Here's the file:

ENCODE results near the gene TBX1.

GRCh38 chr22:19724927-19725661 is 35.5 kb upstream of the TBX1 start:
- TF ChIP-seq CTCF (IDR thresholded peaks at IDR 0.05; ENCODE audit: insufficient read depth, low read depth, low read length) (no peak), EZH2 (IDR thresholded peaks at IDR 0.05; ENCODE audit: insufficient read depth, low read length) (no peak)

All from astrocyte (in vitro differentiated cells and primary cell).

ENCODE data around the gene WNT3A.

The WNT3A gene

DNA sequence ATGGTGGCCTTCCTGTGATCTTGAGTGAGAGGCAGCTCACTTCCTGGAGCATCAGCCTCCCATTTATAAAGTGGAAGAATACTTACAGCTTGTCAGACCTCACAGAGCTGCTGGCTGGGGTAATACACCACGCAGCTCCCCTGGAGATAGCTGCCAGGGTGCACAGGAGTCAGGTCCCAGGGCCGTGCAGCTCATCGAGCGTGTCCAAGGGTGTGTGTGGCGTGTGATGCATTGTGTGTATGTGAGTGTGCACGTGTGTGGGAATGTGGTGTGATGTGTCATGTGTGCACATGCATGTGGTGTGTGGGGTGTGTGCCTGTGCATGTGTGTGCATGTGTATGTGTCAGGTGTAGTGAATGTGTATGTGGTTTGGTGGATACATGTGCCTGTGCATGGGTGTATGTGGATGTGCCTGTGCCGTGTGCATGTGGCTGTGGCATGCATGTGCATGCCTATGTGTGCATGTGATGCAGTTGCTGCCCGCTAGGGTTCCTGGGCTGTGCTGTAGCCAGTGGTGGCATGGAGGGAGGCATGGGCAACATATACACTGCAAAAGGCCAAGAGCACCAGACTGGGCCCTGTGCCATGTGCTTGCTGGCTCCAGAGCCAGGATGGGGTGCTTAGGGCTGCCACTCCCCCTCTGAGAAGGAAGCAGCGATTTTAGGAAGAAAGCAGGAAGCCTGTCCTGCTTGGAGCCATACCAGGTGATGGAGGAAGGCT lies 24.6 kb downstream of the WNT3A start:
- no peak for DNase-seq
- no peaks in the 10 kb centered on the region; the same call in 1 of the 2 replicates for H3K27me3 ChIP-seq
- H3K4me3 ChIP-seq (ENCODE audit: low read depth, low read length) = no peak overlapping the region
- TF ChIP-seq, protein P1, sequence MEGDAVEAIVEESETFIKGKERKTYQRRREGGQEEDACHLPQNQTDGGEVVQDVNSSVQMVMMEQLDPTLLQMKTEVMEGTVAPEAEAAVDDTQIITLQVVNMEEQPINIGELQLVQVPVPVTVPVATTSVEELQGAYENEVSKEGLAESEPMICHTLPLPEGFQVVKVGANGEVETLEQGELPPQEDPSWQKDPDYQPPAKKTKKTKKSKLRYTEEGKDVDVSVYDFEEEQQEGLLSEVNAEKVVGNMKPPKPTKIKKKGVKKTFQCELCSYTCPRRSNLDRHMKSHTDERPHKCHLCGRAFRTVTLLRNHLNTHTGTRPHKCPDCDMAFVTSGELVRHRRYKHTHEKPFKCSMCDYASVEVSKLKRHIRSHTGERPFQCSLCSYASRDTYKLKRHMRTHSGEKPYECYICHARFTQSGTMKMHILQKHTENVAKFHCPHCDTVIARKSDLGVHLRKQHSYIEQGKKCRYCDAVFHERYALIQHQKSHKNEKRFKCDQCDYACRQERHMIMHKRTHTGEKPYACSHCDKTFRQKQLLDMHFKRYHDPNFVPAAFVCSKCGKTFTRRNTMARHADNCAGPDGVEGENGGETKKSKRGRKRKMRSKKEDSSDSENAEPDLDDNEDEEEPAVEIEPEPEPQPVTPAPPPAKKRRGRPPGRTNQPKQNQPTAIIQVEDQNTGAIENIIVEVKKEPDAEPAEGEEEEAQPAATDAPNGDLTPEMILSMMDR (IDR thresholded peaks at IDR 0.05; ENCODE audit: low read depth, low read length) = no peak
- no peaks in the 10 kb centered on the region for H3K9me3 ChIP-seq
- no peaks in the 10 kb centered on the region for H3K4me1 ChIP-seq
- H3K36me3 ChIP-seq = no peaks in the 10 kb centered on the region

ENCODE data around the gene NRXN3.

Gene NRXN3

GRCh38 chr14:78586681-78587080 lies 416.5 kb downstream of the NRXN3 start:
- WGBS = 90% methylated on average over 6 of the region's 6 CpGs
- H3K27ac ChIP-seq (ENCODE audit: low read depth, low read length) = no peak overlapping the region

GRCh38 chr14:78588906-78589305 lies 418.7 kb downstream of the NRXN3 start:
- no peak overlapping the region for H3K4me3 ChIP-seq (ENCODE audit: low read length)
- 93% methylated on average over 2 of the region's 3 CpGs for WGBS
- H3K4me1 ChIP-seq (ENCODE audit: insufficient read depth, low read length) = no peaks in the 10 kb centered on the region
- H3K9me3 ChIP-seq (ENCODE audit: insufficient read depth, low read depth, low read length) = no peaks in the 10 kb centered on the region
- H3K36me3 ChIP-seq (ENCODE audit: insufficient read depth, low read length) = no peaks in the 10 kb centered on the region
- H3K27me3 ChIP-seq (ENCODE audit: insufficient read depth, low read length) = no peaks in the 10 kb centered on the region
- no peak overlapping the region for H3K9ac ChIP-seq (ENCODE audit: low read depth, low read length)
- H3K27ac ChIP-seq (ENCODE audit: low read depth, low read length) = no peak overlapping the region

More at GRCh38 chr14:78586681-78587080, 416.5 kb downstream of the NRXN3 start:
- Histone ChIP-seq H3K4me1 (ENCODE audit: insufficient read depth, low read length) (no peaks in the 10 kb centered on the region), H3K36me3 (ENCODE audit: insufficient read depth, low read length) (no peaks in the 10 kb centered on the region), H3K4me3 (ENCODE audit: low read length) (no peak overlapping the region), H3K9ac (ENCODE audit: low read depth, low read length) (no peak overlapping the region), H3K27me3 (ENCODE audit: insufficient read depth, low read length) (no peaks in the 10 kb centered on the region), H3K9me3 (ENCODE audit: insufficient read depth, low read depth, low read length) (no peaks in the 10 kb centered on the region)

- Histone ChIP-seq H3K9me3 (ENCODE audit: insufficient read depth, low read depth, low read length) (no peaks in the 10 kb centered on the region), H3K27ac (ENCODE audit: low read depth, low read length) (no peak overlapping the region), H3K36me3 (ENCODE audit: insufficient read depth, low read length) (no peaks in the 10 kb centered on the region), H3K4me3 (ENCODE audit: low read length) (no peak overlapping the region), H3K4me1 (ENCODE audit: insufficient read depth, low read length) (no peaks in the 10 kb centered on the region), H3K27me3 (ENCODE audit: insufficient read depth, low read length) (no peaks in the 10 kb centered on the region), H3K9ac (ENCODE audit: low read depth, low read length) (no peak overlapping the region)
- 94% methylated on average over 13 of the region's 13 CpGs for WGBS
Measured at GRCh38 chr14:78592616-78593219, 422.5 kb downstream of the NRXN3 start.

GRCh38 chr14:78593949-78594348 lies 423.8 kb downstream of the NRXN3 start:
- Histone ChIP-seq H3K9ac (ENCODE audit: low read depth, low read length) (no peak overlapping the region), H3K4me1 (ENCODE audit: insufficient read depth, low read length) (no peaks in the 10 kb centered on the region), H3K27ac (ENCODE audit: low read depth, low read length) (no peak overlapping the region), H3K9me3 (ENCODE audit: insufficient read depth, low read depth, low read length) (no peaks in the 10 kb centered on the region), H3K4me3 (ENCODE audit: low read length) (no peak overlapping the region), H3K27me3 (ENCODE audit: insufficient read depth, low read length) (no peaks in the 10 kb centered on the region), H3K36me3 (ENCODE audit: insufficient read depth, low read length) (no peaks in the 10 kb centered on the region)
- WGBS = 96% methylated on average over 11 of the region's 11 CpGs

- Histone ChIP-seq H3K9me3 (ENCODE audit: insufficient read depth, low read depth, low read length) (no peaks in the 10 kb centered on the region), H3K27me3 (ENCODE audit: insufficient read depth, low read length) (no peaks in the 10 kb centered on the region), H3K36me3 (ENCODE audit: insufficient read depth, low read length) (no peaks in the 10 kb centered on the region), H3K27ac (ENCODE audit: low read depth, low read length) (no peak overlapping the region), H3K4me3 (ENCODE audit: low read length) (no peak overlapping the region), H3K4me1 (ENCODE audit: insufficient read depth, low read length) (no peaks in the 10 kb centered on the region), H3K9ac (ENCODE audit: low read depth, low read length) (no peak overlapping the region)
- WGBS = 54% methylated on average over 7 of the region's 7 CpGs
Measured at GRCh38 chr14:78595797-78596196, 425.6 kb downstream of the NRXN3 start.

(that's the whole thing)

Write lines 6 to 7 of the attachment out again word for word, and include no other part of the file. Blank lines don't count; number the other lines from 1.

The WNT3A gene

DNA sequence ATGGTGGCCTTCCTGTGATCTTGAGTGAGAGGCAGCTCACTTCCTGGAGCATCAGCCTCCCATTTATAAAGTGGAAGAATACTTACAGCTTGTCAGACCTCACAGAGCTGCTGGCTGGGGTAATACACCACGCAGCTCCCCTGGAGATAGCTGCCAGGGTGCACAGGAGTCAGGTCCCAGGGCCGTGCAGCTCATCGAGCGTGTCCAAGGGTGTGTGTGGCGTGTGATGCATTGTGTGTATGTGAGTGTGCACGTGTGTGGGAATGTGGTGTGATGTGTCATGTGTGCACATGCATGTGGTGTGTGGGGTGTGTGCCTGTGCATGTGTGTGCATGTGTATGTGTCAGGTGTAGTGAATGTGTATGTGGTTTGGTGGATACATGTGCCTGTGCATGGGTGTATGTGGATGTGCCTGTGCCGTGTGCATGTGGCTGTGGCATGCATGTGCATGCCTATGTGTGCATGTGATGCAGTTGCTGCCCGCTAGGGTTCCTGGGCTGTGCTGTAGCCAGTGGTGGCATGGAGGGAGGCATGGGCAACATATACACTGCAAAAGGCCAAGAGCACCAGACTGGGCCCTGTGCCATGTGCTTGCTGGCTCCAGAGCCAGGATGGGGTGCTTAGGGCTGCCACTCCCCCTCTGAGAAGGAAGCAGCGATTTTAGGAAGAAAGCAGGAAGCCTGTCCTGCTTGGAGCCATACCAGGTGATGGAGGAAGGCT lies 24.6 kb downstream of the WNT3A start: